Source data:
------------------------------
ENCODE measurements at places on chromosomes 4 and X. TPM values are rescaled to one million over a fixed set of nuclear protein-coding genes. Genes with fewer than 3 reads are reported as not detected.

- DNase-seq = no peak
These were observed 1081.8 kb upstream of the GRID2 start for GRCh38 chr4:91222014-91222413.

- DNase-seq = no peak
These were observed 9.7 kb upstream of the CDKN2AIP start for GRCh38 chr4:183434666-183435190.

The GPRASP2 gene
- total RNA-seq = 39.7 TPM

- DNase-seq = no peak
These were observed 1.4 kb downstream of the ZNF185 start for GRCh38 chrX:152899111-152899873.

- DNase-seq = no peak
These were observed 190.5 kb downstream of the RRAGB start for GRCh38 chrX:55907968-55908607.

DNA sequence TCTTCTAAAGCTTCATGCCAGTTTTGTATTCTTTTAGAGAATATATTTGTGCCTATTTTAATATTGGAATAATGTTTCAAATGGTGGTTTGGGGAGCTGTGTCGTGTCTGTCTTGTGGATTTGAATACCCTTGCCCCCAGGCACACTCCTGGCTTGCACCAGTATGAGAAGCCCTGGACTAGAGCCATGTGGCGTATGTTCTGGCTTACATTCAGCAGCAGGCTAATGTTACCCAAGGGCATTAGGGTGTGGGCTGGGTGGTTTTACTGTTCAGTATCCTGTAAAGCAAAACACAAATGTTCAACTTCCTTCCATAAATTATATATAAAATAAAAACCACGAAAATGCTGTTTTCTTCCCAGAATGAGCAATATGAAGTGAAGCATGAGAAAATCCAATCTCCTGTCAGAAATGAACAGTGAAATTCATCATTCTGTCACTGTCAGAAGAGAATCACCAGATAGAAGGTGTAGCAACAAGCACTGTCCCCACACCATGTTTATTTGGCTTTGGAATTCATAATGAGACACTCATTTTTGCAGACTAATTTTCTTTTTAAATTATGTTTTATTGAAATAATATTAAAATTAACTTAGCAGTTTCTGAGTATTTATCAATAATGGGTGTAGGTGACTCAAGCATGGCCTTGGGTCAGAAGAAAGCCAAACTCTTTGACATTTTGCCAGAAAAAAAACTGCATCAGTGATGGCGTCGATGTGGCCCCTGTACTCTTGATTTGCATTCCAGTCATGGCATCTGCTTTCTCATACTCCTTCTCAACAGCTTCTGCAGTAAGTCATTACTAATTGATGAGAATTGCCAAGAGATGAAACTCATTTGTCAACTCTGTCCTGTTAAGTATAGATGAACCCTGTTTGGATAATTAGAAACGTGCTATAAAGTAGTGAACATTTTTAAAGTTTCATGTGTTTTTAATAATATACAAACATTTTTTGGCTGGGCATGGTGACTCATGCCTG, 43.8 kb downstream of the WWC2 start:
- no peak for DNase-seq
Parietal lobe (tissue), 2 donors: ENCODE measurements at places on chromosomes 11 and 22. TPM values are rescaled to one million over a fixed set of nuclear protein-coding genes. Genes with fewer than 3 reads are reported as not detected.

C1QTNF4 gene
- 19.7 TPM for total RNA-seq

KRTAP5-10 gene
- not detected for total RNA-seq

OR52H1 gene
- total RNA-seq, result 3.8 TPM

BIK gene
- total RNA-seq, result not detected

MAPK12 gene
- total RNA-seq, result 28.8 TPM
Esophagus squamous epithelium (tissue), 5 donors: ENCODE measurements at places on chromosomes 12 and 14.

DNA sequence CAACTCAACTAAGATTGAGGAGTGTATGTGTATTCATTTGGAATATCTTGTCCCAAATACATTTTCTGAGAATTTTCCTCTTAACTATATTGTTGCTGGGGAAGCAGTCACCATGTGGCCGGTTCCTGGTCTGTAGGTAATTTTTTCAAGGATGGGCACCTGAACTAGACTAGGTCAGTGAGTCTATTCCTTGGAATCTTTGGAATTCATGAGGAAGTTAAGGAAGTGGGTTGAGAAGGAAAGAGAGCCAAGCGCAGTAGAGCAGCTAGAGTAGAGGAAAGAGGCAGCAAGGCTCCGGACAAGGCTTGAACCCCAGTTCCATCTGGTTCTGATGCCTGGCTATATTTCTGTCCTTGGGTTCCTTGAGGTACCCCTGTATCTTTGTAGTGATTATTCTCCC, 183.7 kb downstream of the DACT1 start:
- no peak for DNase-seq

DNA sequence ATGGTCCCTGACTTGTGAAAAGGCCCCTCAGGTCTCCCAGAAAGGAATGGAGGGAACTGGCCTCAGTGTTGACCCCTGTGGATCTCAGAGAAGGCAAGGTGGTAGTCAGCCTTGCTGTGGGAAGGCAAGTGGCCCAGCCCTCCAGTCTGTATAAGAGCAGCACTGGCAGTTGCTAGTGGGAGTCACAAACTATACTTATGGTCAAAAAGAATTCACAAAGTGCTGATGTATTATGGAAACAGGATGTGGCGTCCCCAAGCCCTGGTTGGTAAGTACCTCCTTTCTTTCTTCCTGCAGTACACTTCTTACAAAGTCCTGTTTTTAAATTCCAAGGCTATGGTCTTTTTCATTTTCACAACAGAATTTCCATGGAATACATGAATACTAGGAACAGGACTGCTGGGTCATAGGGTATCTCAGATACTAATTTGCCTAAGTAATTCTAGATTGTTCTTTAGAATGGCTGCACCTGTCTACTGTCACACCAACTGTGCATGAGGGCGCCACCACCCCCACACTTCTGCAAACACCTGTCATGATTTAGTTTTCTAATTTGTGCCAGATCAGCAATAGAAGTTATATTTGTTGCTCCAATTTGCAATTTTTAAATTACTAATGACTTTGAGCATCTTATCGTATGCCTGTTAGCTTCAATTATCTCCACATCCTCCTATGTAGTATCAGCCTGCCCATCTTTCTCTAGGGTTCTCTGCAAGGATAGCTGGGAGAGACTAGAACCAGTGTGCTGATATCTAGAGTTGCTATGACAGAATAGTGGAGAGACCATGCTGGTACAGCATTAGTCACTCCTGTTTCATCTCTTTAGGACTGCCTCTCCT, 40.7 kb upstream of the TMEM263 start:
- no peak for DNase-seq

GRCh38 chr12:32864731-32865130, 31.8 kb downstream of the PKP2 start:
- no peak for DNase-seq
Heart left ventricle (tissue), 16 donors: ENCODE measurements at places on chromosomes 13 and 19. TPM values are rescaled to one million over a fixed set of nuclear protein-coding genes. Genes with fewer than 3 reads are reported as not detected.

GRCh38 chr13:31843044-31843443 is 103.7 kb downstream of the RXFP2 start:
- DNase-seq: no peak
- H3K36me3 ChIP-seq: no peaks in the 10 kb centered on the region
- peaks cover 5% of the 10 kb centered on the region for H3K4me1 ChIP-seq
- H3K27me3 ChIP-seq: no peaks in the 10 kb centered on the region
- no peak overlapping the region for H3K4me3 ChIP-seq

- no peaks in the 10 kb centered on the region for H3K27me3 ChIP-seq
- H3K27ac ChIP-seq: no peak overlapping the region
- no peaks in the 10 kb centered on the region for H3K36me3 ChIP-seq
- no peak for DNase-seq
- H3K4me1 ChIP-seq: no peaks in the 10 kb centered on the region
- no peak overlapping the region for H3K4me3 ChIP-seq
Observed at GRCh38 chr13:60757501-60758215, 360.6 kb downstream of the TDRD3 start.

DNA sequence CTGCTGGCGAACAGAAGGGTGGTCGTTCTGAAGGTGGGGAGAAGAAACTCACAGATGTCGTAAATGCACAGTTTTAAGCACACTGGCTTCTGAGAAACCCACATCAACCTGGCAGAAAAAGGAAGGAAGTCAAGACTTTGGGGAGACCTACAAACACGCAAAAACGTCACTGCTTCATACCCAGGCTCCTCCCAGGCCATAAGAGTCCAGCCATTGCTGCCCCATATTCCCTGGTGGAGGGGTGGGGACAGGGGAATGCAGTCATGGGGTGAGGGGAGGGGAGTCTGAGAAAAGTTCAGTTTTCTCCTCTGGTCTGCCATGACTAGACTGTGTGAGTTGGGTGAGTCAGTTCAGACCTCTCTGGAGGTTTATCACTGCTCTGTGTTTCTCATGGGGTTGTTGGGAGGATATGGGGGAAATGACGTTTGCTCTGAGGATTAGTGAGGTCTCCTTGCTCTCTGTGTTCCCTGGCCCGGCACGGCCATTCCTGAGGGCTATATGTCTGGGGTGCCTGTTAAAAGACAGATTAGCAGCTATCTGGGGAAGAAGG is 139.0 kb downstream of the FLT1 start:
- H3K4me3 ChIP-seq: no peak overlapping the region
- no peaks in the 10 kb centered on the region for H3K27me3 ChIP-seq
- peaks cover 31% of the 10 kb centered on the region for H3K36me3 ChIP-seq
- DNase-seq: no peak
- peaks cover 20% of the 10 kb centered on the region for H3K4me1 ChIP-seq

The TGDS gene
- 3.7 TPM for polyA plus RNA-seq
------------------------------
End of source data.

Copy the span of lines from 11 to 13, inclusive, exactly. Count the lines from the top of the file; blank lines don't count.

These were observed 190.5 kb downstream of the RRAGB start for GRCh38 chrX:55907968-55908607.

DNA sequence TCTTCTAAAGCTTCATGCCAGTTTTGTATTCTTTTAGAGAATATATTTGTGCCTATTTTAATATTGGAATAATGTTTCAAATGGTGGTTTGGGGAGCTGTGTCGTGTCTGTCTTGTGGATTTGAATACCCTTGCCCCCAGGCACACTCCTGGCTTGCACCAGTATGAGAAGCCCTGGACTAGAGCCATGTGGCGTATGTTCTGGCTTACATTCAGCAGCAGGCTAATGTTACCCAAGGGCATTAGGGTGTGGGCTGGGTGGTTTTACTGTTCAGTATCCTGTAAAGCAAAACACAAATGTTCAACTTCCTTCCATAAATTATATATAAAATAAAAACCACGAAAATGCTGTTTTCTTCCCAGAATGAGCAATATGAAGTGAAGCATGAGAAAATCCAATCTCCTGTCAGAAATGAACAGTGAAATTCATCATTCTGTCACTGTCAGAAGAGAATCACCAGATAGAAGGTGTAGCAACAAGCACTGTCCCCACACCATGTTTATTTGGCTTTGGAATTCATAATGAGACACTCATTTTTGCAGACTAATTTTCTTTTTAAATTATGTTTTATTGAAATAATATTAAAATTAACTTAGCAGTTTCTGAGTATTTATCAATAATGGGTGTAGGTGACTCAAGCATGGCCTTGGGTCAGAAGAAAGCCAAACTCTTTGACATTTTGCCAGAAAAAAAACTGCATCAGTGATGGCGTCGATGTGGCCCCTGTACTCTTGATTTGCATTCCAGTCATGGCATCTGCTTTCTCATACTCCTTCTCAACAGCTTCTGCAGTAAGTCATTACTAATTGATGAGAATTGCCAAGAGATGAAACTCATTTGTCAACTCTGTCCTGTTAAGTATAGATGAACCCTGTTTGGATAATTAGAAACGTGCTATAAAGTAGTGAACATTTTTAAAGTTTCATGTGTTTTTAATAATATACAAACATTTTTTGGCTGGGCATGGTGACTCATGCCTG, 43.8 kb downstream of the WWC2 start:
- no peak for DNase-seq